Author: Sagar Shah

Finding a career opportunity can be challenging when you first move to Canada.  As a fellow newcomer, I’ve learned firsthand that it takes hard work, positivity, and getting out of your comfort zone to reach your career goals. Since moving here in the beginning of 2019, I’ve learned which job search strategies worked best for me. That is why I’m sharing them to support you in your journey as well.

Navigating the Canadian job market can be overwhelming. Arrive guides on Finding Your Career in Canada and the Canadian Job Market are a quick and concise overview that explains all the need-to-know information and action items you can take to prepare yourself for finding and landing a job opportunity in Canada. Download your copies now and fast-track your professional success!

Let’s walk through the 6 job search strategies you can leverage in Canada:

1. Job Sites 

Although this may seem obvious, it’s an essential source to find a job in your field. Some of the popular job sites you can look at in Canada are: Indeed, LinkedIn, ZipRecruiter, and Monster. I’d encourage you to try all to see which one works best for you – be sure to search your industry!

2. Employment Service Agencies

There are many employment service organizations such as ACCES and JobStart who support newcomers in finding work in their industry. From resume preparation to bridging programs, these employment service agencies offer an array of resources.

3. TRIEC Mentorship Program

TRIEC manages a longer term mentorship program where you’re matched with a mentor from the same industry as yours. They can help you build your professional network and help you with job search – it’s also free of charge for newcomers!

4. Networking events

They say that 80% of jobs are unlisted and filled through networking. Hence, it is important to network and build your connections. Use sites like Eventbrite and Meetups to find upcoming networking events near you. You’d be surprised to see how easy it is to strike a conversation with people – all it takes is a little practice!

5. LinkedIn

LinkedIn is a great place to connect with professionals and to request an informational interview over a cup of coffee or call. Search for  companies and roles you’d be interested in and reach out! Prepare for these meetings like you are going for an interview.

6. Volunteering

Volunteering is a great way to expand your network, gain Canadian experience and learn more about the work environment in your community. Look for volunteer centers in your region and connect with them for opportunities based on your experience and skills. It may also help you find a job in Canada and show your willingness to learn!

One Final Message 

It can take anywhere from a few weeks to a few months to land the right job – be prepared emotionally and financially, to the best of your ability. One of the best ways to do this is to keep yourself engaged in activities – this can be anything from learning a new skill, volunteering, or exploring your new city.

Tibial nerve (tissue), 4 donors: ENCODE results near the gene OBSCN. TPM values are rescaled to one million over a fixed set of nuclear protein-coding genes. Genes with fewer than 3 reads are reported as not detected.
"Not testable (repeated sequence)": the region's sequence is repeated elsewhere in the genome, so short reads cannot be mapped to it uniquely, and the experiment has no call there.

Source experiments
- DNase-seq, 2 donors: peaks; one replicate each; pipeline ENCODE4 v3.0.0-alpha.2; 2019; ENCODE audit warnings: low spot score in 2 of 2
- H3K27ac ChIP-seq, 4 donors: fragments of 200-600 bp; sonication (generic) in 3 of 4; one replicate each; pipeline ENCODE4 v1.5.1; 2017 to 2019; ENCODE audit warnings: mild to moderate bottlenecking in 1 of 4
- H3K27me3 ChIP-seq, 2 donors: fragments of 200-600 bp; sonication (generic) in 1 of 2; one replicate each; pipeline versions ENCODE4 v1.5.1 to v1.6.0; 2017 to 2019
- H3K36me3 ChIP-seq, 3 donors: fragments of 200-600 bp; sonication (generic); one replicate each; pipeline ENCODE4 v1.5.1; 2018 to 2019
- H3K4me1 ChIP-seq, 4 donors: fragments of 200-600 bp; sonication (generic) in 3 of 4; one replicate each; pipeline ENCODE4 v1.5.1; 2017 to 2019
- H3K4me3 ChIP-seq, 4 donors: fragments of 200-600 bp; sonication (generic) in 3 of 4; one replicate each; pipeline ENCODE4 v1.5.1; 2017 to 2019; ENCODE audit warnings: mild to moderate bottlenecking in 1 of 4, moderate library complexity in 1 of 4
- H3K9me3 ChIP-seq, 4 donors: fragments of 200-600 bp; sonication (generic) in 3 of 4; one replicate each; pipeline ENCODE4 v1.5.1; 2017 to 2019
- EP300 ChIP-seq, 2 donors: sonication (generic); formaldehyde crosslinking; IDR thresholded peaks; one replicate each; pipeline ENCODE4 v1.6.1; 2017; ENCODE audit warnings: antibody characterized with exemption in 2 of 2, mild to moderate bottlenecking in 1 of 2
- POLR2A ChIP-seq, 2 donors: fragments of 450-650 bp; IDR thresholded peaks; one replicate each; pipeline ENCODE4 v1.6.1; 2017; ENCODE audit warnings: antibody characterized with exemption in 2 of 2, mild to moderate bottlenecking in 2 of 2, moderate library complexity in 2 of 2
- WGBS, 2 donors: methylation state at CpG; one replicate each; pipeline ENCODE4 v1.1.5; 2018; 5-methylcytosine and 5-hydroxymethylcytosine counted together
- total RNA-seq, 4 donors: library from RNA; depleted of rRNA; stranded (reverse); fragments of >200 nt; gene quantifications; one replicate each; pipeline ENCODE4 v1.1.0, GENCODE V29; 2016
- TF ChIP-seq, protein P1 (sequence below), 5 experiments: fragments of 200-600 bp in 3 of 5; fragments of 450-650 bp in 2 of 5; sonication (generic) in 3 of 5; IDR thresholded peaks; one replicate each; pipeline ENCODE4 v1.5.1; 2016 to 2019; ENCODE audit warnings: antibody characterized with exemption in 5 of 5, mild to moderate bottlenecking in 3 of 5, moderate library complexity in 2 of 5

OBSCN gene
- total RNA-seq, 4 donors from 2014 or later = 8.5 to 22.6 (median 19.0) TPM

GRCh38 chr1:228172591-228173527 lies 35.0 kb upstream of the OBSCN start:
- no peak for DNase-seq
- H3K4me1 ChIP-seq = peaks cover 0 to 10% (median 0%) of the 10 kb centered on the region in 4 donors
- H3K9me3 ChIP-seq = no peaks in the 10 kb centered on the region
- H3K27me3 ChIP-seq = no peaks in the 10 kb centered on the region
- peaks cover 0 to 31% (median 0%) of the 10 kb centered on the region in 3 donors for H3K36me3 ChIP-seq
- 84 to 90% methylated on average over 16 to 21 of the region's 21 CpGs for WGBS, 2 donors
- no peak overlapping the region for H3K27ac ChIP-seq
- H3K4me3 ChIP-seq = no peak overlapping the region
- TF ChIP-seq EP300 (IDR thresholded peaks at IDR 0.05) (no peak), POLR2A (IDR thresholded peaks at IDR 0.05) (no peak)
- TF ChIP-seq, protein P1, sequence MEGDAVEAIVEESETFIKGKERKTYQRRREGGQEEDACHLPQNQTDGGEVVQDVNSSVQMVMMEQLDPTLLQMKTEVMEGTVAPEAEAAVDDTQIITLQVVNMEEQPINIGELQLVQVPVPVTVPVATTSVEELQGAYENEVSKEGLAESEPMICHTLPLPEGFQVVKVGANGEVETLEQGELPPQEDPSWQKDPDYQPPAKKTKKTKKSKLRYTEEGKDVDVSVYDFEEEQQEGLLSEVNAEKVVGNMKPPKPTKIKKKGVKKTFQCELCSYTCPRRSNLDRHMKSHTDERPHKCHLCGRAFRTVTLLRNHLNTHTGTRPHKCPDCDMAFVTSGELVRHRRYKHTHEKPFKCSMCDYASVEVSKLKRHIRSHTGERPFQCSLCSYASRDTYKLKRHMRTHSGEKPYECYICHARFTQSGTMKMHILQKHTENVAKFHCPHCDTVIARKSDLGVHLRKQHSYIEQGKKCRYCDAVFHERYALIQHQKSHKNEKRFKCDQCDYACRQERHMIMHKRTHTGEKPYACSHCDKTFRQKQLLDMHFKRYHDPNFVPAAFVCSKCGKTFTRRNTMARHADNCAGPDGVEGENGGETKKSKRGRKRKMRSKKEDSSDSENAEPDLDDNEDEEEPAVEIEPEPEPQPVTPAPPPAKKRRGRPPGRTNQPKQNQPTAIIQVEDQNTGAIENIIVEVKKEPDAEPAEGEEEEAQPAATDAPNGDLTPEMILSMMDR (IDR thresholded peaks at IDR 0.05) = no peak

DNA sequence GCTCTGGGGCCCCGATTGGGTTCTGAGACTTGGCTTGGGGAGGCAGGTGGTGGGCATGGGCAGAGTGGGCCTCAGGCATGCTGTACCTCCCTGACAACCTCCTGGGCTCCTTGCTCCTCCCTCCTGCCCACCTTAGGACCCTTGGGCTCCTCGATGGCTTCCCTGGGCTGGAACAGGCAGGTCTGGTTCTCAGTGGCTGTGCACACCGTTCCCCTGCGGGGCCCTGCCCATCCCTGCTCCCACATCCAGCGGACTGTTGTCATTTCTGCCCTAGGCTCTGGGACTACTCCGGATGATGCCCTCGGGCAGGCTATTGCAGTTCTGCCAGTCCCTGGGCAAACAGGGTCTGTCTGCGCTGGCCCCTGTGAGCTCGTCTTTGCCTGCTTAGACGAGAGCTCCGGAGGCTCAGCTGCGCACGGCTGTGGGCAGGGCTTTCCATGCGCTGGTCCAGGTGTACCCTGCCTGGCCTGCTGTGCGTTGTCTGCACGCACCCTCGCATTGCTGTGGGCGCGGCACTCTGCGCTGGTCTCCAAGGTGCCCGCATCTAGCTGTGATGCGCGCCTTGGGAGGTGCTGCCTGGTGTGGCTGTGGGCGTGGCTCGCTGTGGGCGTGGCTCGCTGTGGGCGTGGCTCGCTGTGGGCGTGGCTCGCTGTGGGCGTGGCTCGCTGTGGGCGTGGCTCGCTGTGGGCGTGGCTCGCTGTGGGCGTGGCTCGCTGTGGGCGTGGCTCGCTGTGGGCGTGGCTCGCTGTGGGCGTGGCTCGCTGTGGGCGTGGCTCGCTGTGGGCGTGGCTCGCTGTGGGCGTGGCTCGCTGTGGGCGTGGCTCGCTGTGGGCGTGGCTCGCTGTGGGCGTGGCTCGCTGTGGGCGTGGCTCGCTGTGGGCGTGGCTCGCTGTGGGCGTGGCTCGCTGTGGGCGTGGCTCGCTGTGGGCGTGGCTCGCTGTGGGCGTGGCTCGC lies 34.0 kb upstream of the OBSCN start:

I know from experience that the process to getting that first break or opportunity can be challenging, but hang in there. Eventually, you will achieve what you came here for – a better and brighter future.



About Arrive

Arrive is powered by RBC Ventures Inc, a subsidiary of Royal Bank of Canada. In collaboration with RBC, Arrive is dedicated to helping newcomers achieve their life, career, and financial goals in Canada. An important part of establishing your financial life in Canada is finding the right partner to invest in your financial success. RBC is the largest bank in Canada* and here to be your partner in all of your financial needs. RBC supports Arrive, and with a 150-year commitment to newcomer success in Canada, RBC goes the extra mile in support and funding to ensure that the Arrive newcomer platform is FREE to all. Working with RBC, Arrive can help you get your financial life in Canada started – right now. Learn about your banking options in Canada and be prepared. Click here to book an appointment with an advisor.

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This article offers general information only and is not intended as legal, financial or other professional advice. A professional advisor should be consulted regarding your specific situation. While information presented is believed to be factual and current, its accuracy is not guaranteed and it should not be regarded as a complete analysis of the subjects discussed. All expressions of opinion reflect the judgment of the author(s) as of the date of publication and are subject to change. No endorsement of any third parties or their advice, opinions, information, products or services is expressly given or implied by Royal Bank of Canada or its affiliates.